Shipping steel on the Frankston line

This is the tale of the 40 wagon long train that heads along the Frankston line, shipping steel to the BlueScope Steel plant at Hastings.

G541 and classmate lead the up Long Island steel train over the rollercoaster grades towards Ormond station

Twice a day a train departs the Melbourne Freight Terminal at South Dynon.

XR558 and G541 wait for their train to be loaded with coil steel at the Melbourne Freight Terminal

The train skirts the edge of Southern Cross Station.

XR558 and XR559 southbound at Southern Cross with a load of coil steel

Then rolls through the river end of Flinders Street Station.

BL29 on the down load of 'butterbox' coil steel containers through Flinders Street track 9A

Then traverses the tracks at Richmond Junction.

'Butterbox' coil steel wagons make up the rear half of the train

Heads towards Caulfield.

G531 and G541 lead the down Long Island train through Malvern station

Over the rollercoaster grades at Ormond, McKinnon and Bentleigh.

G541 and classmate lead the up Long Island steel train over the rollercoaster grades towards Ormond station

Eventually making it south to Frankston.

Load of coil steel on the down Long Island steel train at Frankston

Then heads along the single track Stony Point line.

XR551 and BL30 with the down steel train outside Frankston with a load of 'butterbox' coil steel containers

Turning off the main line at Long Island Junction.

BL34 and BL39 wait at Long Island Junction for a signal onto the main line

To arrive at the BlueScope Steel plant beside Westernport Bay in Hastings.


Photo via Southern Peninsula News

Some history

The steel mill at Hastings was opened by Lysaght in 1972. Lysaght’s was acquired by BHP in 1979, demerged as BHP Steel in 2002, and then renamed BlueScope Steel in 2003.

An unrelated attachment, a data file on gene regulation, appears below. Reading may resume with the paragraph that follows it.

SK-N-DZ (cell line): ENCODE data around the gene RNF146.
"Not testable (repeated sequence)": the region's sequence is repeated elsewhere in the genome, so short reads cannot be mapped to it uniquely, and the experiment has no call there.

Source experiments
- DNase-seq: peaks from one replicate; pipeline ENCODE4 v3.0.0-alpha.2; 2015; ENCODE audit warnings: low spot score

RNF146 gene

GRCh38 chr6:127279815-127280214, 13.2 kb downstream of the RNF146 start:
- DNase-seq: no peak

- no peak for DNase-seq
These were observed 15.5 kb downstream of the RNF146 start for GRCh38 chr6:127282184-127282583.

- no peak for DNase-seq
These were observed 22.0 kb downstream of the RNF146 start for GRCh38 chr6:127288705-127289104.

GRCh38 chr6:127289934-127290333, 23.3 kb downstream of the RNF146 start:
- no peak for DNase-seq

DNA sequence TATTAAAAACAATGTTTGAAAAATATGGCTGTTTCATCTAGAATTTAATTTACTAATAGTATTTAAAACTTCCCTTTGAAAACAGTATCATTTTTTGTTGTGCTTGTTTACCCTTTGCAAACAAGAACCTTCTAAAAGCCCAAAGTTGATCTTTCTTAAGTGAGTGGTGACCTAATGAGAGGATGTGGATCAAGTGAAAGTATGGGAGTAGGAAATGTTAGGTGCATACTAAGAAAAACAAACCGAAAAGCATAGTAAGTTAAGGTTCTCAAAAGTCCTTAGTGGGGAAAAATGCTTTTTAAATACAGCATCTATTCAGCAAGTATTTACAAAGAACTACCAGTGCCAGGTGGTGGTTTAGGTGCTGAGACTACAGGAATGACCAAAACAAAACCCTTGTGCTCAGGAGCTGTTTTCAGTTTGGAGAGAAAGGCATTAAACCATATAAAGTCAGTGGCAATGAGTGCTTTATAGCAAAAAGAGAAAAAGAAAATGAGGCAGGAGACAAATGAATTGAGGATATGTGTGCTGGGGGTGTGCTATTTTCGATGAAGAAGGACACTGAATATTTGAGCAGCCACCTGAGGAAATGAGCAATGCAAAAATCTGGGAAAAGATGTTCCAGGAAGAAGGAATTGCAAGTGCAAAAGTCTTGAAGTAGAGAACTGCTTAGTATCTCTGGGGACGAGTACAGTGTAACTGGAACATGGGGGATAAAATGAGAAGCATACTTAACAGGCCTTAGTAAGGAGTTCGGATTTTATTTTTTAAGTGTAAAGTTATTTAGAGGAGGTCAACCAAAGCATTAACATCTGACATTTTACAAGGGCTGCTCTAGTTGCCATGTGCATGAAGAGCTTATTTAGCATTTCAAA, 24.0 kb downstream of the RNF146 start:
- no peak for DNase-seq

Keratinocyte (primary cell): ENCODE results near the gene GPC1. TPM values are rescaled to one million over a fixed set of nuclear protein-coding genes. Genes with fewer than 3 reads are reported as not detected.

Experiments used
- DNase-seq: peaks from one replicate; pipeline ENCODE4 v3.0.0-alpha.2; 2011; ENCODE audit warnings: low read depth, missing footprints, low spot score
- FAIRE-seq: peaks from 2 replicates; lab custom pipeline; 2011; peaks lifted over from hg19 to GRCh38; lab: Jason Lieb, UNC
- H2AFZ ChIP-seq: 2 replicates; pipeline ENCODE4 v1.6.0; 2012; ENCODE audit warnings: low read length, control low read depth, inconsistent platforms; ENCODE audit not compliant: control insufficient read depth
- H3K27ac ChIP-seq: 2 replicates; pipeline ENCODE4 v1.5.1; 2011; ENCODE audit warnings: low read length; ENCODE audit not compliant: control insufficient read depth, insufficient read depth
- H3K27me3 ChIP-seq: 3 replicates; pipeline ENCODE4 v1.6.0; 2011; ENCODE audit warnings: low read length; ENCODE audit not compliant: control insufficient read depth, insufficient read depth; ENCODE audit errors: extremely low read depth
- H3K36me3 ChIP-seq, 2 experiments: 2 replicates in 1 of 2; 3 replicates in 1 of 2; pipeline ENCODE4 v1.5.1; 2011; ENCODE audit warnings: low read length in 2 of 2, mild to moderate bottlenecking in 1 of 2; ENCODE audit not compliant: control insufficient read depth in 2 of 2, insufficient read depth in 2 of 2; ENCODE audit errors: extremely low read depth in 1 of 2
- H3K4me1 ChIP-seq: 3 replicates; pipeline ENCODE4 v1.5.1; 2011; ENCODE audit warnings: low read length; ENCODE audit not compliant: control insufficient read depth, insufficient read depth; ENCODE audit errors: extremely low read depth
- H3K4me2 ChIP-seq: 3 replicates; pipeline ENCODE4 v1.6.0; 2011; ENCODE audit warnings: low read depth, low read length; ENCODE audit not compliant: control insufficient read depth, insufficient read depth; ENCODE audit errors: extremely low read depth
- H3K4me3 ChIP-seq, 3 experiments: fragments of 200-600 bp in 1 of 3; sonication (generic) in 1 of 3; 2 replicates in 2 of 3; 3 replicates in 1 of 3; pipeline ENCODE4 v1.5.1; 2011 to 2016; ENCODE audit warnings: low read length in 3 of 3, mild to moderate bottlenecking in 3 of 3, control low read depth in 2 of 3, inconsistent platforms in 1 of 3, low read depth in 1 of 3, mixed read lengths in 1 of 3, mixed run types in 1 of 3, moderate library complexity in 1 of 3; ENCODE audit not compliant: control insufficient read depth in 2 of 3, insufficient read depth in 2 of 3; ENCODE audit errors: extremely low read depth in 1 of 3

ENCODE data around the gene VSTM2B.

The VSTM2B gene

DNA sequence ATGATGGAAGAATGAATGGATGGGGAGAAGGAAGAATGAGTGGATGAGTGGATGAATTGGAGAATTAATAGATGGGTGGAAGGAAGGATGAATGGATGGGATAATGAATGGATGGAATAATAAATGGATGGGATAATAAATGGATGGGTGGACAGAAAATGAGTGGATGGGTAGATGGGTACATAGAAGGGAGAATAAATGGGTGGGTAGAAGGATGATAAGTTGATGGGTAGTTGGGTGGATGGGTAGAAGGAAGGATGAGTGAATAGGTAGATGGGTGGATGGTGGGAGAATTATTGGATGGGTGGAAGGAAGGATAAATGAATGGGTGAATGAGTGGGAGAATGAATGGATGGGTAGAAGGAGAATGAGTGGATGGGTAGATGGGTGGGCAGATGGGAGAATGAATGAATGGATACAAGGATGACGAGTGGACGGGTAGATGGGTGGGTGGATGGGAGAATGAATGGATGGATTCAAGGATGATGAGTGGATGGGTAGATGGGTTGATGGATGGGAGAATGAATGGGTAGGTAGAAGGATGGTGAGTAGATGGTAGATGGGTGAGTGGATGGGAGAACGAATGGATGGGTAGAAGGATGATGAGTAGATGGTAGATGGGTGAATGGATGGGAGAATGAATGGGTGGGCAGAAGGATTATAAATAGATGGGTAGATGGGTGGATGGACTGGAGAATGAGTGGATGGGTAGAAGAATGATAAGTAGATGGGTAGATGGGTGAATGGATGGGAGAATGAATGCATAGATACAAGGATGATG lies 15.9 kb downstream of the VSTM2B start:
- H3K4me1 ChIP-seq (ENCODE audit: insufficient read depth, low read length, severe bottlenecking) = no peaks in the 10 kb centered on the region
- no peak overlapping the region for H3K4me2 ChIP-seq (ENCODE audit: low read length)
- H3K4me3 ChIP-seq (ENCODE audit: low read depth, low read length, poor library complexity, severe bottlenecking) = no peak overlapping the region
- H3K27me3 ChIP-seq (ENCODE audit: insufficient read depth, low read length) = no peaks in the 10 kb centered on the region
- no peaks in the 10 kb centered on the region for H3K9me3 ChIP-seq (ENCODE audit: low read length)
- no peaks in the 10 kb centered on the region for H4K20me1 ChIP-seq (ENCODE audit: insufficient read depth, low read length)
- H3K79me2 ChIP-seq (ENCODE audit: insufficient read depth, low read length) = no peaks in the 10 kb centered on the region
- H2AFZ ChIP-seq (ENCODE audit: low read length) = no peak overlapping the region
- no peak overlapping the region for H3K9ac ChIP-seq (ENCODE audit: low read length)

The Victorian Government encouraged the development of the plant with the passing of the Western Port (Steel Works) Act 1970 – specific provisions relating to rail were:

The Premier on behalf of the State covenants that the State will ensure that there shall be provided –

  • to the boundary of the Plant Site a suitable rail link by which rail facilities constructed by the Company at its cost within its boundaries may be connected to the Victorian Railways network;
  • adequate rail motive power and rolling stock and suitable rail services to ensure the satisfactory movement of materials products and equipment to and from the Plant;
  • rail transportation services for the conveyance of employees of the Company or its site contractors to and from the Plant

under such conditions as are agreed between the Victorian Railways Commissioners and the Company.

The 6.2 km long branch line from the Stony Point line opened in 1969, with 87,730 tons of traffic being moved over the new connection in 1972/1973. The efficiency of these trains was improved following the introduction of dedicated block trains, with 50,000 tonnes of coiled steel transported from Hastings during 1981/82.


Weston Langford photo #115670

The Hastings Port industrial area land use plan detailed the operation of the mill during the 1990s: